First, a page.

There's something magical about these old cases, with each scratch and dent telling a story.

I particularly love the 1940s ones.
Battered leather and seventy years of grime on the hinges, they ooze character.
And are the perfect size for upcycling as pet beds.

The third suitcase is a vibrant tomato red case from the 1960s.
Lightweight and with an aluminium shell, it shouts Pop Art/Mod hybrid to me, so I'm thinking black and white with zingy pinks and orange.
Possibly without the lid.

Friday, 27 May 2016

That neighbourly feeling...

New neighbours.
After 15 years of an eccentricly lovely, but largely invisible upstairs neighbour, followed by a month of pic n mix, swiftly curtailed by an eviction notice and five months of emptyness, it appears I am about to get new neighbours.

New neighbours.
Now that's going to take some getting used to, and I'm rather dreading it.
Mabe we get less tolerant as we get older, or more protective over personal space, but I've got used to being selfishly terretorial over two gardens, two washing lines and an ever encroaching vegetable patch.
Oh my!

Home at Sdot Yam.

Beverley Hills, Sdot Yam.
24 years ago I arrived in Llanrhidian direct from an Israeli kibbutz, via a two month stopover at my parents and a dubious hostel.
I'd never lived in a village before.
To say it was a culture shock is putting it mildly, but I grew to appreciate it.

Kibbutz life meant a constant turnaround of neighbours from every corner of the world.

For a while we eagerly anticipated every new arrival, relishing the parties, new faces and scandal, before becoming jaded with the constant turnover and settling into a core group.
A core group that was particularly territorial about sharing rooms.

Which is how I now feel about sharing gardens!


Friday, 20 May 2016

For the love of vintage.

In a world of Ikea flat packs and chipboard my love of vintage is growing.
Unlike my home, which could do with a larger workspace.
Or my will power, which could do with brakes.
But I really did need that statuesque 1970s cabinet to store my vintage fabric.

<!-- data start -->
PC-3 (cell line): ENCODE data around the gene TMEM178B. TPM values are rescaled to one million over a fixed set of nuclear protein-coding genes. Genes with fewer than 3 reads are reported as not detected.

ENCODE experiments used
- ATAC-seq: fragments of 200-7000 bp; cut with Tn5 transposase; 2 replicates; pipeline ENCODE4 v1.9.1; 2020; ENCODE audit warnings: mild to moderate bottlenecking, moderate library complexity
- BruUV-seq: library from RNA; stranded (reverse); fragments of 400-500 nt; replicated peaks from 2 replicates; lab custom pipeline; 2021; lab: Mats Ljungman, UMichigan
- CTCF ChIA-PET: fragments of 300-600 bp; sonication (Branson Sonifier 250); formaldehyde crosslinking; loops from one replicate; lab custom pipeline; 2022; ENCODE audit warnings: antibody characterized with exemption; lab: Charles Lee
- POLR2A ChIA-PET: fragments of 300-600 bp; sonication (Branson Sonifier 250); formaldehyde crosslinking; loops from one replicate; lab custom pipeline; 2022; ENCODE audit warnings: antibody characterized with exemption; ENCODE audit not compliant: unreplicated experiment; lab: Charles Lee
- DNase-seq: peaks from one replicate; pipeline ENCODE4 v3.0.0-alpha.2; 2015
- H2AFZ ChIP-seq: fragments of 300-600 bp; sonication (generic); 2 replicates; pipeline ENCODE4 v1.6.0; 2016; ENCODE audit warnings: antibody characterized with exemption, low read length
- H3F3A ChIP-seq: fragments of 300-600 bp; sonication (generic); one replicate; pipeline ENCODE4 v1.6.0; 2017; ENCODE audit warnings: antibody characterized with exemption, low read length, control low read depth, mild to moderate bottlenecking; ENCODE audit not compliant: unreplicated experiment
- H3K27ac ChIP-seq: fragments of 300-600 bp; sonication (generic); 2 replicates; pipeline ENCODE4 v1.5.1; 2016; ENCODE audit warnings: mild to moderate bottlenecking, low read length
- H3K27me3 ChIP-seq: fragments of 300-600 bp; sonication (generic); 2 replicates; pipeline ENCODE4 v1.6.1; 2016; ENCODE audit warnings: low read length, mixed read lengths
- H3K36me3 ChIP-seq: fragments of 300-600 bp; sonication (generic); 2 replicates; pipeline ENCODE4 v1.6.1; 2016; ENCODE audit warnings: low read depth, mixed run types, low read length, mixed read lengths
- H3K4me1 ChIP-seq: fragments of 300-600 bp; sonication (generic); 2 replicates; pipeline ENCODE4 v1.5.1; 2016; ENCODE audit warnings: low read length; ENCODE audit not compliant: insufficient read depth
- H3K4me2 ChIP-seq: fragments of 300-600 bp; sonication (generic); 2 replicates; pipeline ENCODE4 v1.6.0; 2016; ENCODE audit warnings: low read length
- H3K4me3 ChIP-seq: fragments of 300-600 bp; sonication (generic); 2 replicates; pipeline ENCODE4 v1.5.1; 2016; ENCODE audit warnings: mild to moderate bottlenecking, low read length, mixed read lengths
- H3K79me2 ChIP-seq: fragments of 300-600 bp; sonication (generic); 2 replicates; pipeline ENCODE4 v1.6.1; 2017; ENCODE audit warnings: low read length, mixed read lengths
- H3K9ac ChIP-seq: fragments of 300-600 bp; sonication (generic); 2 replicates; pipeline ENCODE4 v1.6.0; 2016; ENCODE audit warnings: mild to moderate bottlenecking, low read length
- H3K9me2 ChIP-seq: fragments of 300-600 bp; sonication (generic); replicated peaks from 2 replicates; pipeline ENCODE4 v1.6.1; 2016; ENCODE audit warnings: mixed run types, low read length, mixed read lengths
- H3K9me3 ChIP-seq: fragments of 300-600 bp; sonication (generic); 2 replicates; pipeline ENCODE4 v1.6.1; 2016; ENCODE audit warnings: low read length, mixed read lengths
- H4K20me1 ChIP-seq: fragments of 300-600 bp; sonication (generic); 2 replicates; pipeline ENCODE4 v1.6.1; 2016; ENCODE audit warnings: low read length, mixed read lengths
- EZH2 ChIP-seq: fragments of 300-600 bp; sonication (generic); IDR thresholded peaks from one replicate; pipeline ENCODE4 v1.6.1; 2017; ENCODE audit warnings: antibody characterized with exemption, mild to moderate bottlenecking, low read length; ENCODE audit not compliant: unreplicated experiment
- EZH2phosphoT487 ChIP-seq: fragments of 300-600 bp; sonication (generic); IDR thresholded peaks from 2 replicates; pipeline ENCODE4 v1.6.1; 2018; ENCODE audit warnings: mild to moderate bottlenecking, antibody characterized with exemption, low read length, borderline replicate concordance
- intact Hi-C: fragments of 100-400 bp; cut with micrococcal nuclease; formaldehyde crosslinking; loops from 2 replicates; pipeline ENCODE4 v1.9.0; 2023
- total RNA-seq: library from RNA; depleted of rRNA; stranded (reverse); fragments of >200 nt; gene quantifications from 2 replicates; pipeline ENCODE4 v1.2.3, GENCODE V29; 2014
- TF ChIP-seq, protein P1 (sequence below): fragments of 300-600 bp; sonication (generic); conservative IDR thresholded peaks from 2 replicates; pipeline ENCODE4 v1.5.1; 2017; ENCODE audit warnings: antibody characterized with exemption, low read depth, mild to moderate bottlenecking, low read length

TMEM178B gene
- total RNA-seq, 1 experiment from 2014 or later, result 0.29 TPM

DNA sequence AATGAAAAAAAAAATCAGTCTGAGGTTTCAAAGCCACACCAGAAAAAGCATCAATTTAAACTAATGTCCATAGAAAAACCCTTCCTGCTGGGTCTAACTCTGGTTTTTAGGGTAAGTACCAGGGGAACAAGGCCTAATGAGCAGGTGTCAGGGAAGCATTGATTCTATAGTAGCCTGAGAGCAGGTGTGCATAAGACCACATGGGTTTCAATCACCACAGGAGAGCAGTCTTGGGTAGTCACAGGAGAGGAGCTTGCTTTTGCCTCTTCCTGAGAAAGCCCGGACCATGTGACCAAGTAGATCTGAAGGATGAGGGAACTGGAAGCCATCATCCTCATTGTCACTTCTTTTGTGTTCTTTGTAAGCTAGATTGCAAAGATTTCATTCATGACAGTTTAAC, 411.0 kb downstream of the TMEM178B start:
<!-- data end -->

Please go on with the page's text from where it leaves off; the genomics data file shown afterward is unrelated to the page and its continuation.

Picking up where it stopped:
And I couldn't possibly leave the beautiful 1930s side unit, with the handle carved in the shape of a rose, to languish under a box of vinyl in a charity shop...
The British Red Cross, Oxford Street, Swansea.
Fast becoming my favourite shop.
And responsible for my shopping list looking something like this...bread, milk, table, chocolate, chair, wardrobe.
And a delivery service better than any other shop or department store.
There's something rather wonderful about old furniture.
The real wood, the history...the remnants of decades old lining paper.
And as for glass jelly moulds - my impulse buy of choice, and great for storage in the bathroom.
It's probably a good thing they don't stock vintage haberdashery or I'd be there every day!
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But for vintage fabric, there's always Ebay, with its array of wonderful, tactile vintage wools.
I love vintage wool.
My most recent purchase was a 1980s suiting wool, which was perfect for a long cat draught excluder.
He's called Jasper.

And now I'm off to Swansea to fill my fridge via the inevitable pull of the British Red Cross.
Because I could really do with another wardrobe...

Wednesday, 17 February 2016

The Blame Game.

14th February.

The traditional day of hearts and flowers, romance and gestures.
This year, it also marked the end of a year which has opened my eyes to the self absorbed world of addiction and denial, depression fallout and frustration at being unable to help.
Yes, I fell for someone with enough baggage and issues to floor an elephant.

I learned that addiction and denial go hand in hand.
That addiction, denial and depression feed off each other.

I learned that you cannot help someone who doesn't want to be helped.
That a large part of denial is The Blame Game.

And I realised I had to let this person go.